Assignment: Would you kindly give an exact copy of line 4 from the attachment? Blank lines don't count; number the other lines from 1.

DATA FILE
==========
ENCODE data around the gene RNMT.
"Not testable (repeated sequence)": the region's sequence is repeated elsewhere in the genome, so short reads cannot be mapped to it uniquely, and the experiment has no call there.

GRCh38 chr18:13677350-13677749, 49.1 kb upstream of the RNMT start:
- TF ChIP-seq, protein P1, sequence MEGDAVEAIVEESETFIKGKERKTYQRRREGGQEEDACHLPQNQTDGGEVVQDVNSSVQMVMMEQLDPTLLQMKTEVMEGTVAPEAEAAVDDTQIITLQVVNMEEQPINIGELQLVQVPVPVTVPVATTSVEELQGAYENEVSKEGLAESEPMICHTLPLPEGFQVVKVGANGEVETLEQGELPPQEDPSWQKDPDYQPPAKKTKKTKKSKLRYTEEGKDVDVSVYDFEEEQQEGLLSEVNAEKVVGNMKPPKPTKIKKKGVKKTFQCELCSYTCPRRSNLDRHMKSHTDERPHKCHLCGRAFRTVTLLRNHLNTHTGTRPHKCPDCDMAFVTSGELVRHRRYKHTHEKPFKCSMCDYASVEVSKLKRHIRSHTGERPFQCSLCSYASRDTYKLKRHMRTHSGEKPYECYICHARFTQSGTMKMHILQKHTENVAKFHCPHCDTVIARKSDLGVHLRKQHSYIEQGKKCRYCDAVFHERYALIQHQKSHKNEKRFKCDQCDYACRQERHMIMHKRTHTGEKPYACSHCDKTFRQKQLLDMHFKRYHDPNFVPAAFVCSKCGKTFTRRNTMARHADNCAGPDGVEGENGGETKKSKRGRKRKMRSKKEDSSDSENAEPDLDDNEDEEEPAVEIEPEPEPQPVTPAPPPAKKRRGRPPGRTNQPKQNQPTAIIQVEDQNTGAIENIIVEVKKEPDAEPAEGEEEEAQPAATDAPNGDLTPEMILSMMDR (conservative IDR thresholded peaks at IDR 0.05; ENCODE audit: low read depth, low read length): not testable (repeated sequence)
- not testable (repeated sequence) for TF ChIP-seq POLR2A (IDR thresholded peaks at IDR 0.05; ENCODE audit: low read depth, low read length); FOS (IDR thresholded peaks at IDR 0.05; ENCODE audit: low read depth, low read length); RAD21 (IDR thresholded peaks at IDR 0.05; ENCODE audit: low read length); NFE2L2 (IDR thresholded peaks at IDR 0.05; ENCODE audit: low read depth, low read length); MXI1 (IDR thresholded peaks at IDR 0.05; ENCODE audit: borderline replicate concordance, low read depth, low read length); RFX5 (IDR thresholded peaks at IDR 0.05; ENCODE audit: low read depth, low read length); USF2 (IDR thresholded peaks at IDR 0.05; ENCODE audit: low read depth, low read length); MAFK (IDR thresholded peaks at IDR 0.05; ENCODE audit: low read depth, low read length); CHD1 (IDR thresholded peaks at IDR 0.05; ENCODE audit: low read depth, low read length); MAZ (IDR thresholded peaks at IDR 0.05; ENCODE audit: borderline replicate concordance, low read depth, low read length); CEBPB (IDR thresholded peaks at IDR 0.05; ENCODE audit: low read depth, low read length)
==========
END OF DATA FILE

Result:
- TF ChIP-seq, protein P1, sequence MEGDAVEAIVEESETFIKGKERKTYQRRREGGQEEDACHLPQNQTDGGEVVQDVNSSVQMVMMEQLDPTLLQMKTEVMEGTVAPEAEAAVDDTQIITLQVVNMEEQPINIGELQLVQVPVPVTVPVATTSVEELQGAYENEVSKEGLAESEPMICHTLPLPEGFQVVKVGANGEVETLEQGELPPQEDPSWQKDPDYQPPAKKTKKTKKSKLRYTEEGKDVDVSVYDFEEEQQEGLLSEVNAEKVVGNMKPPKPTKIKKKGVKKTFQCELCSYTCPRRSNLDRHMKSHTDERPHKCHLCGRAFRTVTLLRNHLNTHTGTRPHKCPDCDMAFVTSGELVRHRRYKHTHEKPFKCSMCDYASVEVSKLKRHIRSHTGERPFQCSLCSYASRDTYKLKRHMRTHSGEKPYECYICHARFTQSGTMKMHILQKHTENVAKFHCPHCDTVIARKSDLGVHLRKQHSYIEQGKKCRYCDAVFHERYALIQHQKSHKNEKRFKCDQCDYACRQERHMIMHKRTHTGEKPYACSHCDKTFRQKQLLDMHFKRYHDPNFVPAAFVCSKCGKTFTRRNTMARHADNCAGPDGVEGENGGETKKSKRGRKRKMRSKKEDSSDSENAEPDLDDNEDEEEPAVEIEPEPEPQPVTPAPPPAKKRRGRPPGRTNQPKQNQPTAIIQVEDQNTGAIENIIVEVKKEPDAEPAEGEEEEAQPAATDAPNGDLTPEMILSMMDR (conservative IDR thresholded peaks at IDR 0.05; ENCODE audit: low read depth, low read length): not testable (repeated sequence)